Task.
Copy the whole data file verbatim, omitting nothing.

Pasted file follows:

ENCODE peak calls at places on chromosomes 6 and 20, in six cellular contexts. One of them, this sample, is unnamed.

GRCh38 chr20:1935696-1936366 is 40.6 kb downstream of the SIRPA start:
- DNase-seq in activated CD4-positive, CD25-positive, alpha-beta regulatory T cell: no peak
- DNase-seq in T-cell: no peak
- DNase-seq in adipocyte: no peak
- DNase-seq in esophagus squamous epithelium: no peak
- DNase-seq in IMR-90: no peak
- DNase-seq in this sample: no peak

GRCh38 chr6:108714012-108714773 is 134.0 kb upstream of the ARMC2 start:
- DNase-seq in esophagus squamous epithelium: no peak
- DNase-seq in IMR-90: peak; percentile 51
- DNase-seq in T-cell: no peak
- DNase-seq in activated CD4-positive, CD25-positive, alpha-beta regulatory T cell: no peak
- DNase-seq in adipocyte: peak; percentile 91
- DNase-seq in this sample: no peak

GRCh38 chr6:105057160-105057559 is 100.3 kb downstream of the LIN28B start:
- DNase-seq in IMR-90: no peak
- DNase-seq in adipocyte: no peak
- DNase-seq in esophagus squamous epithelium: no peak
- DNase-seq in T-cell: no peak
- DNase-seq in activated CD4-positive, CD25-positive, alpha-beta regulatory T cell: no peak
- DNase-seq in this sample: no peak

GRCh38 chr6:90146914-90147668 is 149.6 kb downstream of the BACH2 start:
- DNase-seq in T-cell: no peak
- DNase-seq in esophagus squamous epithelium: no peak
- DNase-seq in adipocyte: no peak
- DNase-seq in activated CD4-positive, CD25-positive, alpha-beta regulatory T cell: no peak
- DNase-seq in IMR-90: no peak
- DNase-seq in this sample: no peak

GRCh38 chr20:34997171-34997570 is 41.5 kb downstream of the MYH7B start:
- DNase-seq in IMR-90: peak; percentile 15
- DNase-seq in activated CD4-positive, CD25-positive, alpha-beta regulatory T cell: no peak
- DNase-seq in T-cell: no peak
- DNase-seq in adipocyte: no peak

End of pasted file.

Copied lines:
ENCODE peak calls at places on chromosomes 6 and 20, in six cellular contexts. One of them, this sample, is unnamed.

GRCh38 chr20:1935696-1936366 is 40.6 kb downstream of the SIRPA start:
- DNase-seq in activated CD4-positive, CD25-positive, alpha-beta regulatory T cell: no peak
- DNase-seq in T-cell: no peak
- DNase-seq in adipocyte: no peak
- DNase-seq in esophagus squamous epithelium: no peak
- DNase-seq in IMR-90: no peak
- DNase-seq in this sample: no peak

GRCh38 chr6:108714012-108714773 is 134.0 kb upstream of the ARMC2 start:
- DNase-seq in esophagus squamous epithelium: no peak
- DNase-seq in IMR-90: peak; percentile 51
- DNase-seq in T-cell: no peak
- DNase-seq in activated CD4-positive, CD25-positive, alpha-beta regulatory T cell: no peak
- DNase-seq in adipocyte: peak; percentile 91
- DNase-seq in this sample: no peak

GRCh38 chr6:105057160-105057559 is 100.3 kb downstream of the LIN28B start:
- DNase-seq in IMR-90: no peak
- DNase-seq in adipocyte: no peak
- DNase-seq in esophagus squamous epithelium: no peak
- DNase-seq in T-cell: no peak
- DNase-seq in activated CD4-positive, CD25-positive, alpha-beta regulatory T cell: no peak
- DNase-seq in this sample: no peak

GRCh38 chr6:90146914-90147668 is 149.6 kb downstream of the BACH2 start:
- DNase-seq in T-cell: no peak
- DNase-seq in esophagus squamous epithelium: no peak
- DNase-seq in adipocyte: no peak
- DNase-seq in activated CD4-positive, CD25-positive, alpha-beta regulatory T cell: no peak
- DNase-seq in IMR-90: no peak
- DNase-seq in this sample: no peak

GRCh38 chr20:34997171-34997570 is 41.5 kb downstream of the MYH7B start:
- DNase-seq in IMR-90: peak; percentile 15
- DNase-seq in activated CD4-positive, CD25-positive, alpha-beta regulatory T cell: no peak
- DNase-seq in T-cell: no peak
- DNase-seq in adipocyte: no peak